Thursday, May 27, 2010

"National Security Strategy"—the View from Al Jazeera

Perhaps the most important lesson to be learned from the 9/11 attacks is that the national security of the United States has less to do with either our military or our economic might and more to do with our relations with those who do not see the world the same way we do. Our greatest liability in the wake of this catastrophe was the stubborn refusal of the Bush Administration to recognize that our worldview was neither the only one nor the "correct" one and that our system of values, whether those espoused or those actually practiced, were far from "globally universal." Thus, any analysis of the "National Security Strategy" document, released by the White House this morning, should account for the reactions of a diversity of points of view; and one of the most interesting sources is likely to be Al Jazeera, whose expansion into English-language journalism may be seen as one of the unanticipated consequences of the global reaction to 9/11, if not 9/11 itself. This morning's Al Jazeera English report on the release of this document is one of those items that is solely a product of its own staff, free from the influences of any of its wire services.

Thus, the first priority of this report concerns the extent to which the Obama Administration is departing significantly from the Bush Administration in its fundamental view of the nature of national security:

The document, updated every four years, sets priorities for America's military, law enforcement and foreign policy agencies. It drops some of the most controversial language from the Bush administration, like the phrase "global war on terror" and references to "Islamic extremism".

"The United States is waging a global campaign against al-Qaeda and its terrorist affiliates," the 52-page strategy document says.

"Yet this is not a global war against a tactic - terrorism, or a religion - Islam. We are at war with a specific network, al-Qaeda, and its terrorist affiliates."

This is followed by the acknowledgement that the scope of national security extends beyond the risks of further threats from al-Qaeda:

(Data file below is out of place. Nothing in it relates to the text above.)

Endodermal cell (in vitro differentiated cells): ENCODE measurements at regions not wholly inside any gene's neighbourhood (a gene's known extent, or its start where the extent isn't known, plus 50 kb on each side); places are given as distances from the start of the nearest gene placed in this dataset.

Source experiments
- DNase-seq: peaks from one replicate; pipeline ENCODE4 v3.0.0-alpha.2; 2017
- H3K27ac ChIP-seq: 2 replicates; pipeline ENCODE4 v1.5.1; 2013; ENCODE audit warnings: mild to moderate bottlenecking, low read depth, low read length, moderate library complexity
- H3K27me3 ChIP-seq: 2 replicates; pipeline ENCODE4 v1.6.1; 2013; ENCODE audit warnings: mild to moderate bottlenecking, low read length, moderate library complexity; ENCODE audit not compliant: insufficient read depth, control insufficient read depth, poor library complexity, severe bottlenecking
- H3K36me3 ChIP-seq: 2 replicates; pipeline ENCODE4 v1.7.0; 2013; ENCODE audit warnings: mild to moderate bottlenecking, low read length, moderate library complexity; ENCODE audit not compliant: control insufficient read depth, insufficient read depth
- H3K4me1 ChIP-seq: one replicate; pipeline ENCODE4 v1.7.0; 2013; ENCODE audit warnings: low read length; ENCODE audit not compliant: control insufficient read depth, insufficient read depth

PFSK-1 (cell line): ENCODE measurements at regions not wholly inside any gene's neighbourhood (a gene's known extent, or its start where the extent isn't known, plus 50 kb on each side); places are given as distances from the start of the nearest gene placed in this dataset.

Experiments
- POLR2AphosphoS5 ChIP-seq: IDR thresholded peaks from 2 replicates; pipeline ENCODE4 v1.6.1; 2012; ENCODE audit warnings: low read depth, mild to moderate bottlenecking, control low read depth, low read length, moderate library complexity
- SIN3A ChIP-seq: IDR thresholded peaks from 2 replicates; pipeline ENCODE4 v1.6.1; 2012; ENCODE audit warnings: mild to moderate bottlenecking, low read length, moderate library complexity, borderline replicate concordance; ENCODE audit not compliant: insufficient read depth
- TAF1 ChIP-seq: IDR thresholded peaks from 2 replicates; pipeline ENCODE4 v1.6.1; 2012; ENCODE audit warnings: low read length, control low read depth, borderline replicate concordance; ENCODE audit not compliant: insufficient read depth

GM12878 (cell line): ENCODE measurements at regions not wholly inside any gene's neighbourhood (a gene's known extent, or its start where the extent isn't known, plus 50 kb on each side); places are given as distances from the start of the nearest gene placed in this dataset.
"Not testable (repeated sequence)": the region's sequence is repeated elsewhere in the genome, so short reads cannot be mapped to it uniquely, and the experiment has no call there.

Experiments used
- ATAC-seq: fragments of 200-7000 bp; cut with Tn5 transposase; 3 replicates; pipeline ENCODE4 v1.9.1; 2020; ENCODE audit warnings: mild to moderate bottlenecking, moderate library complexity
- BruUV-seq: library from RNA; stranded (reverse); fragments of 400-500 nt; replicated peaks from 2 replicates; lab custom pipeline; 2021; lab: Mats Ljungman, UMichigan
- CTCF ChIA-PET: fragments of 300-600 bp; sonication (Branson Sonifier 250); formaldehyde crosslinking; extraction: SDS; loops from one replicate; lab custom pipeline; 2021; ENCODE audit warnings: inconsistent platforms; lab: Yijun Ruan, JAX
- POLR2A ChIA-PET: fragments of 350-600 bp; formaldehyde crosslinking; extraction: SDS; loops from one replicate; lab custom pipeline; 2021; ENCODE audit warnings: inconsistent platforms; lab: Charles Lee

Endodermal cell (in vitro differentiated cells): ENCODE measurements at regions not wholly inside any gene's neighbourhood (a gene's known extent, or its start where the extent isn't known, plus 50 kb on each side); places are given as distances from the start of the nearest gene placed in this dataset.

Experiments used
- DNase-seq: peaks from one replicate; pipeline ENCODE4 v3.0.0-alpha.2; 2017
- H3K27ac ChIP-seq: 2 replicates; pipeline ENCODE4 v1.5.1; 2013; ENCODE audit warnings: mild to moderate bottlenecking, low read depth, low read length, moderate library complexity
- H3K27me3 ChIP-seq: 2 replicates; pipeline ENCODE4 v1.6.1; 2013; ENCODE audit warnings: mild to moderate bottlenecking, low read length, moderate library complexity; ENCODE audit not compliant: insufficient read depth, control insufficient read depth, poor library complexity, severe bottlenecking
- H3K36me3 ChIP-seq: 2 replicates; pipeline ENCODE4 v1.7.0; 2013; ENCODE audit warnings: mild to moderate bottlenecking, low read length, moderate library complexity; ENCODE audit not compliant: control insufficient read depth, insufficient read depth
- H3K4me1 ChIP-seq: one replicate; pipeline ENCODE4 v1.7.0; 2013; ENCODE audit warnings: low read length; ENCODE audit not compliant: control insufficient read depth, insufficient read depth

The strategy also calls for US engagement with "hostile nations," closer relations with China and India, and a focus on strengthening the US economy.

In other words we face two risks to our national security: the fragility of our economy and the possibility of further aggressive attacks. If there is an overall strategy in the new policy document, it is based on the premise that these risks may be mitigated through more effective communication that includes those who disagree with us rather than those in any "coalition of the willing." This is our most serious departure from Bush Administration policy, and it may also be the clearest statement to date of how Barack Obama is serious about bringing about change.

Another significant direction for change involves the need to move away from what I have previously called "that culture of fear that debilitated the entire country under the Bush Administration." As I reported in the wake of the failed terrorist attack on the Delta/Northwest airplane preparing to land in Detroit on Christmas Day, one of Obama's major "agents of change" is his advisor on counterterrorism, John Brennan; so it is no surprise that Brennan was one of those selected to preview today's report. Al Jazeera English quotes what I feel is the most important sentence from a speech Brennan gave yesterday:

As our enemy adapts and evolves their tactics, so must we constantly adapt and evolve ours, not in a mad rush driven by fear, but in a thoughtful and reasoned way.

I can think of no better way to reject Bush Administration thinking; and, presumably, this should be taken as a message to the world at large, rather than solely to our own citizens.

Nevertheless, it is important to recognize that "National Security Strategy," as it has been issued, is a statement of philosophy. Philosophy never translates easily into practice, particularly when its statement is issued by an Executive Branch of government bound by a system of checks and balances to a Legislative Branch and a Judicial Branch. Such a system imposes considerable inertia in the workings of our government, and Barack Obama is now intimately acquainted with that inertia. However, where George W. Bush turned to the agency of fear to "get things moving," Obama seems more disposed to persevere through that inertia; and his gift of perseverance may ultimately be the "secret sauce" to restoring our highly eroded sense of national security.

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